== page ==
Monday, March 06, 2017

On my daily commute to and from the office I drive by both a Home Depot and a Lowes. I've noticed something eerily different in the last two weeks or so. There are no longer men standing on the periphery of the parking lot looking for opportunities to do day labor.

The reason for their absence is pretty obvious: The escalation of detainments and deportations of undocumented people in America has caused tremendous fear among migrant workers in the U.S. Trump continues to refer to them as "bad hombres," but what we've seen in the news are hard-working mothers and fathers separated from their American-born children, detained in ICE facilities (some of which are run by private for-profit corporations), and then summarily deported. ICE officers are "just following orders" as they tear apart families and destroy lives. People are now in hiding; they've gone underground. Parents are pulling their children out of schools. Men and women are staying at home rather than going out to work.

If you're a white Evangelical Christian, maybe you think this is a good thing. After all, Trump is doing exactly what he said all along he would do, and 81% of white Evangelical Christians voted for him, which means they voted for this. But I can't close my eyes to what an utterly anti-biblical and anti-Christian thing this is. There is a golden thread that runs all through scripture, from Abraham to Moses to the prophets to Jesus to the disciples: We are told to care for the most vulnerable among us--the "least of these." The Jewish and Christian scripture are abundantly clear that this includes the poor, the powerless, the stranger who lacks a support system, the migrant living in our midst, children and women with children, etc.

In the 25th chapter of the Gospel of Matthew, Jesus tells a parable of "sheep and goats" to describe who is accepted by God and who is rejected by God. To the "sheep" Jesus says, "Come, you who are blessed by my Father; take your inheritance, the kingdom prepared for you since the creation of the world. For I was hungry and you gave me something to eat, I was thirsty and you gave me something to drink, I was a stranger and you invited me in, I needed clothes and you clothed me, I was sick and you looked after me, I was in prison and you came to visit me." To the "goats" Jesus says, "Depart from me, you who are cursed, into the eternal fire prepared for the devil and his angels. For I was hungry and you gave me nothing to eat, I was thirsty and you gave me nothing to drink, I was a stranger and you did not invite me in, I needed clothes and you did not clothe me, I was sick and in prison and you did not look after me." When the "goats" ask how this could be, Jesus replies, "Whatever you did not do for one of the least of these, you did not do for me." The point of this strongly-worded parable is not about heaven or hell; it is about what God's will is in terms of how we look after the vulnerable and marginalized in our midst. Jesus often rebuked--in very strong language--the comfortable empowered religious establishment folks of his day who claimed to speak for God. He called them not just hypocrites but damned hypocrites.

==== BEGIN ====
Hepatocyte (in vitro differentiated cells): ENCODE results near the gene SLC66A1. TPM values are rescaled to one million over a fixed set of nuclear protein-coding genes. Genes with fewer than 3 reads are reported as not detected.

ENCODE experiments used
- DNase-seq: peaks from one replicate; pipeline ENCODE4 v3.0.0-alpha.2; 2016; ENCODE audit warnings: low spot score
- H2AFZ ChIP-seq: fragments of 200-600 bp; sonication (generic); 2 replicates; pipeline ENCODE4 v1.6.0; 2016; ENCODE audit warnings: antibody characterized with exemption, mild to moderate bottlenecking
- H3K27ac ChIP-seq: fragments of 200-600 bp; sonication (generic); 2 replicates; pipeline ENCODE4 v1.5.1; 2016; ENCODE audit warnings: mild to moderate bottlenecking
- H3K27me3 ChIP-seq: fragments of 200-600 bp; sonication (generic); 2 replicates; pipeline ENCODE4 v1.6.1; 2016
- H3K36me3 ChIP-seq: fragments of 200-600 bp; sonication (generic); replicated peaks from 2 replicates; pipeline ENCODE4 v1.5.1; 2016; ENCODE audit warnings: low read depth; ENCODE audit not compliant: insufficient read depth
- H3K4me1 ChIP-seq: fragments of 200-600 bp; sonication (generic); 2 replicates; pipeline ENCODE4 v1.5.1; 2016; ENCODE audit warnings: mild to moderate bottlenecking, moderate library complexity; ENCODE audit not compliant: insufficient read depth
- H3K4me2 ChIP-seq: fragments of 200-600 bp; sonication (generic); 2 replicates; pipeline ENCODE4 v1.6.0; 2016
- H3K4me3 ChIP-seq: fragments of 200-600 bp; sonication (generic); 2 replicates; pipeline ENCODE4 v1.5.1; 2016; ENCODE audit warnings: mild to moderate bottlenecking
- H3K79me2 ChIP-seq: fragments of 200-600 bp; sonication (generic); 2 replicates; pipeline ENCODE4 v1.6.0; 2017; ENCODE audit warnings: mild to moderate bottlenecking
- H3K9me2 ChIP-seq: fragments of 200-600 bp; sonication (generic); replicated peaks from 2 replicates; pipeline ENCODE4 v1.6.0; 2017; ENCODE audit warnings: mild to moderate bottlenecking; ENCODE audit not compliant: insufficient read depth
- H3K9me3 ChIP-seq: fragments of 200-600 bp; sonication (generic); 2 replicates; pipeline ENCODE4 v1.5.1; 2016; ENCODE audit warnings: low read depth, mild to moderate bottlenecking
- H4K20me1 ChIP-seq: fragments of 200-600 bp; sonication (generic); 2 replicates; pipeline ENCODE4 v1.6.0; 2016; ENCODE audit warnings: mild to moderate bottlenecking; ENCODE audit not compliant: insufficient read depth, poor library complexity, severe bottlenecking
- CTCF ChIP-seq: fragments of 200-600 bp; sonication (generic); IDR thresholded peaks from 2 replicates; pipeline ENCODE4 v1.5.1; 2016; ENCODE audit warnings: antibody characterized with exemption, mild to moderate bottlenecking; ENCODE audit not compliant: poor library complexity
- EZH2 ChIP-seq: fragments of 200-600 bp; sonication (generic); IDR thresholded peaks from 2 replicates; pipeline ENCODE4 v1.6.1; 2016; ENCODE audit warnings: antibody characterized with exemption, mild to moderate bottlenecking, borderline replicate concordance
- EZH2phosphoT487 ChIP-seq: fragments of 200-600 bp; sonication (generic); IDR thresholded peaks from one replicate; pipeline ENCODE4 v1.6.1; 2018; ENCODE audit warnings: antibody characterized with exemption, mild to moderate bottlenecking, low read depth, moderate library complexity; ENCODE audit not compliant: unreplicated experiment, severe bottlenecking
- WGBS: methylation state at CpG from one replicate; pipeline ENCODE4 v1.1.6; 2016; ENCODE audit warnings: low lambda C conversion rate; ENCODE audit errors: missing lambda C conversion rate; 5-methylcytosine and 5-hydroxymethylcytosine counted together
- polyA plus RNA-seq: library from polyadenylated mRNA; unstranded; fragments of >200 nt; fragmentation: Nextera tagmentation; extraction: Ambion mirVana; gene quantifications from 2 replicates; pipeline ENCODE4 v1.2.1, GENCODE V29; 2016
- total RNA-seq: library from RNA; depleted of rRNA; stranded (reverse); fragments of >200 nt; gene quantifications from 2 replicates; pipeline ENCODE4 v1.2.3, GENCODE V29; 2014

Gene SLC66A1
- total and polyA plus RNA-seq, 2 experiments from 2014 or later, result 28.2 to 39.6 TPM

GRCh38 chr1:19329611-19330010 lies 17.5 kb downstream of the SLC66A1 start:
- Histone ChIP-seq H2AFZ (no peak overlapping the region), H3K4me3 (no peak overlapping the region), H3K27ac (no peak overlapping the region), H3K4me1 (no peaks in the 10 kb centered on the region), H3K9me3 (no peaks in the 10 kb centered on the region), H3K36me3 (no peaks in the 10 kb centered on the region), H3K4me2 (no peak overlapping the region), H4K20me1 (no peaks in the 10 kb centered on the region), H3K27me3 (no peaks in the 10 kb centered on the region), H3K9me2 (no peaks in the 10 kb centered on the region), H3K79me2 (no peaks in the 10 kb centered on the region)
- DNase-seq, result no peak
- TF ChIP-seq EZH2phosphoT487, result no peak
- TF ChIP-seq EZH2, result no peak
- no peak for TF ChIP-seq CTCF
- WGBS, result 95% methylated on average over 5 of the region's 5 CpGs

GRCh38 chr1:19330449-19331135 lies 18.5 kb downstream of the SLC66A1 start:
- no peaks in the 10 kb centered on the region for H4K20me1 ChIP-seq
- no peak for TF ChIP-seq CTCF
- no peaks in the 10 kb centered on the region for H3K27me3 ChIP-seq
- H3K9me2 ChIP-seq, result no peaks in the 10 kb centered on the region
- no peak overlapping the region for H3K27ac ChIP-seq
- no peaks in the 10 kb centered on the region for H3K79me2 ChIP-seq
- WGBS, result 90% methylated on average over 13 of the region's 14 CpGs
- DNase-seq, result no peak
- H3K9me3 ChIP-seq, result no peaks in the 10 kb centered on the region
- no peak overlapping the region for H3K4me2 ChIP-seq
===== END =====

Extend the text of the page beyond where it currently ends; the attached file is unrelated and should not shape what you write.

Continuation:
The United States of America once prided itself in being a Christian nation. We printed "In God We Trust" on our currency and put all kinds of God language in our official documents. Presidents are expected to conclude their speeches by saying "God bless America." The degree to which the U.S. was ever *really* a Christian nation is debatable (there's that whole slavery matter and Native American genocide issue), but now the facade has been fully ripped away. And, as in the days when Jesus walked the earth, it is the most sanctimonious among us who are revealed to be farthest from God's heart.

The migrants from south of the border who have lived on the margins in North America (and who's ancestors were here before our ancestors) and who are now trying desperately to be invisible, they are our neighbors. And whether we see them or not, God sees.

Here is an example of how the new immigration crackdown is mercilessly destroying families and lives. This report from Oregon Public Broadcasting is about Roman Zaragoza-Sanchez, an undocumented immigrant with a wife and five American-born children. He has been in the U.S. for decades and worked in a tree nursery in Oregon until he was recently tracked down and taken away by ICE. He has no criminal record. According to the report, "The family relied entirely on Roman Zaragoza-Sanchez’s income from his job at the nursery. They do not have savings. With him gone, the family is relying on financial help from friends and relatives. Zaragoza-Sanchez’s co-workers collected money for the family, and Rosalina’s brother gave her a loan to pay for an immigration attorney. Friends from school have dropped off food and groceries, and a teacher has offered to drive the four oldest children to Tacoma to visit their father [in the ICE detention facility]."

ICE Plans To Deport Oregon Immigrant With 5 Children, No Criminal Background



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